Oakland SafetyMike Davis realized something was desperately wrong the moment the Browns cameto the line of scrimmage. "They're going to pass!" he said to himself.Trailing 14-12, Cleveland had a second down on the Raiders' 13-yard line with49 seconds to play Sunday, and in those parts of his body in which he was stillable to feel anything at all, Davis had felt certain the Browns wouldn'tjeopardize their chances of winning the game with a short field goal. "Wefigured they would run the ball up the middle and then kick it," Davissaid. "What they did, though, was baffling."
What they did waspass. Cleveland couldn't resist taking one more shot at making a touchdown.Coach Sam Rutigliano had sent the word to Quarterback Brian Sipe: throw theball to Wide Receiver Dave Logan in the end zone. "If nobody's open,"Rutigliano instructed, "throw the ball into Lake Erie." Rutiglianoreckoned that if the pass was incomplete, he could use one more down to run theball, then send in Don Cockroft to kick a field goal that figured to be nolonger than 30 yards.
Cleveland TightEnd Ozzie Newsome was surprised by the call, which would have him actingprimarily as a decoy. "I was supposed to be a clear-out guy," he said.When the ball was snapped, Newsome glided straight for the end zone and hookedleft, taking Davis and Free Safety Burgess Owens with him. Sipe, meanwhile, haddecided that Logan was covered too well. Lake Erie beckoned, but Sipe had cometoo far too fast to dump it in the drink. When he saw Newsome's big, soft handsbeyond the goal line, he let fly. The ball fluttered as it left his grasp,battling the same head wind that Rutigliano had feared would cause a field-goaltry to come to grief.
"When I sawthe ball coming and I felt him [Davis] on the inside, I knew it wastrouble," Newsome said. Davis and Newsome leaped forward at the sameinstant, but the ball belonged to Davis—and the game to the Raiders, 14-12."We've lived and died with the pass all year long," Newsome said in theglum Cleveland locker room. "This time we died."
The decision notto protect the ball and go for the field goal was Rutigliano's, and the waythings turned out, it was certainly the wrong one. "It was no cinch for afield goal with the field conditions the way they were," Rutigliano said inhis own behalf. "We'd been having trouble with the snaps and holds allday." True enough. Cockroft had missed badly on attempts of 46 and 30 yardsin the second quarter and had even blown an extra point. And a third-quarterfield-goal try was muffed when holder Paul McDonald got a bad snap and couldn'tget the ball down. But Cockroft had hit field goals of 30 and 29 yards in thethird quarter, when he'd had the wind at his back. The question was: could henail one from about 30 yards into the teeth of a 16-mph wind? Rutigliano wasn'tsure, and if Rutigliano was to err, it wouldn't be on the side ofindecision.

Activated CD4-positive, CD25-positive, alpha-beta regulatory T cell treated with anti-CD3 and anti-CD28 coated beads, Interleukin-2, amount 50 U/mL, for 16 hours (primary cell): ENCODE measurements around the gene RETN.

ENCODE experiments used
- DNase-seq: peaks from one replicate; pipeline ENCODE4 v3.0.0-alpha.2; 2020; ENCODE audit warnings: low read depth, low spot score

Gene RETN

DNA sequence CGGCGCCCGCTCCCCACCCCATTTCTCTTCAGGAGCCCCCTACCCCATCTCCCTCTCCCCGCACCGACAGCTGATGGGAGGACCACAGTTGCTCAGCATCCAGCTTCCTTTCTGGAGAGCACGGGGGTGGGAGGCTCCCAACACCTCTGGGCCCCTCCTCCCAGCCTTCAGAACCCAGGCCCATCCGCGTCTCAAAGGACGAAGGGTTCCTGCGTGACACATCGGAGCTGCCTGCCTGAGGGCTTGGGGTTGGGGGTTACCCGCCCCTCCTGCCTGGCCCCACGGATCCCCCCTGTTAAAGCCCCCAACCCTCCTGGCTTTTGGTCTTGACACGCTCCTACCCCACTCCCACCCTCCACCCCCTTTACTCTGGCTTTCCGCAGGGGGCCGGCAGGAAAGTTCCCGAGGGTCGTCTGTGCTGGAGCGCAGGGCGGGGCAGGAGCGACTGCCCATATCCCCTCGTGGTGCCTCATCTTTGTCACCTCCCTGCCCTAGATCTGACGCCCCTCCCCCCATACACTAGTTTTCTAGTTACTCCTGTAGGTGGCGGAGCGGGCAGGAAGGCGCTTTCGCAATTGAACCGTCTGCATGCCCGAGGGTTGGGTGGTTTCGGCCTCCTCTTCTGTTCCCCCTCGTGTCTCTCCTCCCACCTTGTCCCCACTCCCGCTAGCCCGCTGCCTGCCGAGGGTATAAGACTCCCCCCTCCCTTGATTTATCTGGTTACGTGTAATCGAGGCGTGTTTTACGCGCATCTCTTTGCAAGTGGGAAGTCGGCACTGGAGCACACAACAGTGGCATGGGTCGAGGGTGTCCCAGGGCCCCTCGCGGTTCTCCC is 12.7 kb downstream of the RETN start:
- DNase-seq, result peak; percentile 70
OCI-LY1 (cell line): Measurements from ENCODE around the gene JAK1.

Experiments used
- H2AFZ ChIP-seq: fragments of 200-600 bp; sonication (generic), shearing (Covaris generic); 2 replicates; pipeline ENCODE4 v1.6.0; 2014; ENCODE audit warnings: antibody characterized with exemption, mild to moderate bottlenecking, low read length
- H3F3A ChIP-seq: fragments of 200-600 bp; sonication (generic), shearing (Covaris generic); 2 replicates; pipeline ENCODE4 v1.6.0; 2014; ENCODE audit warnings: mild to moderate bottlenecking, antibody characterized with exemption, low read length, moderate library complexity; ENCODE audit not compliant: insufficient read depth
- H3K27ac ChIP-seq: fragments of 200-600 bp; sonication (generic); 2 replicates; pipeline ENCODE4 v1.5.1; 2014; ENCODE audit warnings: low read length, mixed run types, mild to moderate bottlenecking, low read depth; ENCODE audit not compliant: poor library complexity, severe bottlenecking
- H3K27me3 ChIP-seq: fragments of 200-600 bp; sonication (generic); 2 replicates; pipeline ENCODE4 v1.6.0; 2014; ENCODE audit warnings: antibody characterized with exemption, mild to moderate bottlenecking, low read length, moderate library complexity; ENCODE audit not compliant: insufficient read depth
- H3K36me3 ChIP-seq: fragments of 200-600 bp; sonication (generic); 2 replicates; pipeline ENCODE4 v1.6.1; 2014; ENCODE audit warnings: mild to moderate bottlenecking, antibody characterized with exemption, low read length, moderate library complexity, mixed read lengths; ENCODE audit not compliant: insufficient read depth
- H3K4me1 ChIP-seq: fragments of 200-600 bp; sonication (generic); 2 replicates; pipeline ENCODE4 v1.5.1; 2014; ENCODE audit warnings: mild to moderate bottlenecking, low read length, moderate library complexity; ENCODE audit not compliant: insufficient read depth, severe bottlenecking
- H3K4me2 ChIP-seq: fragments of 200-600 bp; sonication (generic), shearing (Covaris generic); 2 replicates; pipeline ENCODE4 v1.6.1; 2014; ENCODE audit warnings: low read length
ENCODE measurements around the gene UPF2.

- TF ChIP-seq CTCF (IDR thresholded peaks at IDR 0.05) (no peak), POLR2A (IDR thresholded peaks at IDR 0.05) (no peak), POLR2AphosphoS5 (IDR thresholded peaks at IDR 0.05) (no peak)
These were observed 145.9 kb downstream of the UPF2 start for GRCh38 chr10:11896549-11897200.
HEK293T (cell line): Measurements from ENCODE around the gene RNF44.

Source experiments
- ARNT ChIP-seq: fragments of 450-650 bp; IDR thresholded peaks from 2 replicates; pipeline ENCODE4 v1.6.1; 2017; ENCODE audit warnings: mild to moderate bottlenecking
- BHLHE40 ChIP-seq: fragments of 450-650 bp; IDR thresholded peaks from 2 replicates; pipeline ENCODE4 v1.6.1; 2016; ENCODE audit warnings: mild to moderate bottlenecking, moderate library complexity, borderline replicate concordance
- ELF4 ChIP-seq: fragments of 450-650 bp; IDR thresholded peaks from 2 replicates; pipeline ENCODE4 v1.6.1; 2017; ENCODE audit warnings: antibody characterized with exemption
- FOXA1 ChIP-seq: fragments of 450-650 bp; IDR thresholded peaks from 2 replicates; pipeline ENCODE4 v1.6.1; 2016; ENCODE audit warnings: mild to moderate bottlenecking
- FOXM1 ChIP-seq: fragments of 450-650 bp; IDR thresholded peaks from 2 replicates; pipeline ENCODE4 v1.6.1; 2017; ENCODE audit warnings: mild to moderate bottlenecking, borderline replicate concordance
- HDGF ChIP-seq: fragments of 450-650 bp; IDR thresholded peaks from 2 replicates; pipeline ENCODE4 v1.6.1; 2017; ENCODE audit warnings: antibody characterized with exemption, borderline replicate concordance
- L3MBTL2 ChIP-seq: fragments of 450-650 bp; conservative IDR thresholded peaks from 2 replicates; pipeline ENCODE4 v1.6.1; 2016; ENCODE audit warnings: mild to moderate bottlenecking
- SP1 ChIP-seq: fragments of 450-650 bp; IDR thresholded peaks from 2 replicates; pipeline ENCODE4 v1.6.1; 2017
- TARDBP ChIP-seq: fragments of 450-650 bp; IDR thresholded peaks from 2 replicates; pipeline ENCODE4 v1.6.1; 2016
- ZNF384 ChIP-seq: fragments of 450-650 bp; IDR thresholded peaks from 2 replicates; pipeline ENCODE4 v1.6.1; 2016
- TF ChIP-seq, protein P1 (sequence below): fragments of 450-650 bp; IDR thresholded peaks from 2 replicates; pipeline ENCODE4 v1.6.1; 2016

"I don't getpaid to make the calls," Sipe said weakly. "I just do what I'mtold." But when it counted most in Cleveland Stadium, it was Sipe's failureto do precisely as he was instructed that cost the Browns a chance to win thegame. With all of Lake Erie in front of him, Sipe threw the ball to MikeDavis.
What made Sipe'serror even more unforgivable was the fact that it was one of the few all daynot caused by the intense cold. The temperature on the field at kick-off wasofficially 1°, with a wind-chill factor of something like a million below. Thatmade it the coldest NFL playoff game since the Dallas-Green Bay deep freeze in1967; you've got to hand it to the NFL for keeping statistics like that. Thecrowd of 77,835 tried a variety of methods to keep warm, including knitted nosewarmers. The players did the best they could under the circumstances. TheBrowns fumbled six times but got five of them back; Oakland fumbled twice,losing one. The interceptions, however, were another story: Sipe had threepasses picked off—the fatal one by Davis and two by Cornerback LesterHayes.
Sipe had promisedthat if Hayes blitzed and gambled, as he had so effectively against Houston theweek before, Sipe would make a monkey out of him. "We're going to testhim," Sipe said. "He's vulnerable. Let's see if he can cover the wholefield." As Hayes proved to Sipe, he can do that and more. The Raidersseldom blitzed, and though they sacked Sipe only twice, they prevented him fromthrowing long for a touchdown. He completed a lackluster 13 of 40 passes andwas able to throw more than two completions in a row just once.
The Raiders werea typical Oakland playoff team—mean and ugly and hungry. They generated only 64yards of offense during 15 of their possessions, but on two others they groundout scoring drives of 64 and 80 yards in the second and fourth quarters,respectively. Both of those drives came when Oakland had the wind at itsback—just as Cleveland had the wind for its two field goals. As RaiderQuarterback Jim Plunkett (14 of 30 for 149 yards) pointed out, "Nobodyscored against the wind today except Ron Bolton." Bolton, Cleveland's leftcorner-back, picked off a pass Plunkett had intended for Bob Chandler andreturned it 42 yards for a touchdown and an early 6-0 Browns lead.
It was the kindof game in which you expected to see a lot of Chuck Mercein going over GaleGillingham for three yards and a cloud of icicles, but both Rutigliano andOakland Coach Tom Flores stayed with the passing games that had gotten theminto the playoffs, even when the balls were ricocheting off numbed hands. TheRaiders didn't complete any of the big plays that Managing General Partner AlDavis holds so dear to his heart, but Mark van Eeghen's two one-yard scoringplunges were good enough.
Rutigliano knewof Davis long before they confronted one another in the NFL because they hadgone to the same high school in Brooklyn. "Al was ahead of me," saidRutigliano, "in a lot of ways."
Never more sothan last Sunday.